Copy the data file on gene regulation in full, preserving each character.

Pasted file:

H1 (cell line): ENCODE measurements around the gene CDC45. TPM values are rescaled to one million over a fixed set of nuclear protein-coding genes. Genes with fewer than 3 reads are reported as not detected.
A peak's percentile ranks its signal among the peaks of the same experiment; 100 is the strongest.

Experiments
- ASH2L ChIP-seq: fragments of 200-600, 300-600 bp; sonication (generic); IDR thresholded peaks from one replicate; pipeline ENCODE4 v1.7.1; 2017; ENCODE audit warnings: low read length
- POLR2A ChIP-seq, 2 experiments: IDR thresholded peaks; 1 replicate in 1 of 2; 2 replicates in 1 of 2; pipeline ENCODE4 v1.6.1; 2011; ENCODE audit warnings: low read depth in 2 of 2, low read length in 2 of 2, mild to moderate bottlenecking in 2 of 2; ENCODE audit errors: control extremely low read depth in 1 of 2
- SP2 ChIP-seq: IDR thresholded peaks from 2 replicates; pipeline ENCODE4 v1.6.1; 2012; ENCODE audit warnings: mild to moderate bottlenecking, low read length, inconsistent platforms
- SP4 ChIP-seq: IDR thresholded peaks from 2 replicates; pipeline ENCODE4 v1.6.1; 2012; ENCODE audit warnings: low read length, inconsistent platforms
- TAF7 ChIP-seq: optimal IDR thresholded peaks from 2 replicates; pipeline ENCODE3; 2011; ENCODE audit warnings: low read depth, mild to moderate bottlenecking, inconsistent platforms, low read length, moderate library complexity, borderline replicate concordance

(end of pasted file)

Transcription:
H1 (cell line): ENCODE measurements around the gene CDC45. TPM values are rescaled to one million over a fixed set of nuclear protein-coding genes. Genes with fewer than 3 reads are reported as not detected.
A peak's percentile ranks its signal among the peaks of the same experiment; 100 is the strongest.

Experiments
- ASH2L ChIP-seq: fragments of 200-600, 300-600 bp; sonication (generic); IDR thresholded peaks from one replicate; pipeline ENCODE4 v1.7.1; 2017; ENCODE audit warnings: low read length
- POLR2A ChIP-seq, 2 experiments: IDR thresholded peaks; 1 replicate in 1 of 2; 2 replicates in 1 of 2; pipeline ENCODE4 v1.6.1; 2011; ENCODE audit warnings: low read depth in 2 of 2, low read length in 2 of 2, mild to moderate bottlenecking in 2 of 2; ENCODE audit errors: control extremely low read depth in 1 of 2
- SP2 ChIP-seq: IDR thresholded peaks from 2 replicates; pipeline ENCODE4 v1.6.1; 2012; ENCODE audit warnings: mild to moderate bottlenecking, low read length, inconsistent platforms
- SP4 ChIP-seq: IDR thresholded peaks from 2 replicates; pipeline ENCODE4 v1.6.1; 2012; ENCODE audit warnings: low read length, inconsistent platforms
- TAF7 ChIP-seq: optimal IDR thresholded peaks from 2 replicates; pipeline ENCODE3; 2011; ENCODE audit warnings: low read depth, mild to moderate bottlenecking, inconsistent platforms, low read length, moderate library complexity, borderline replicate concordance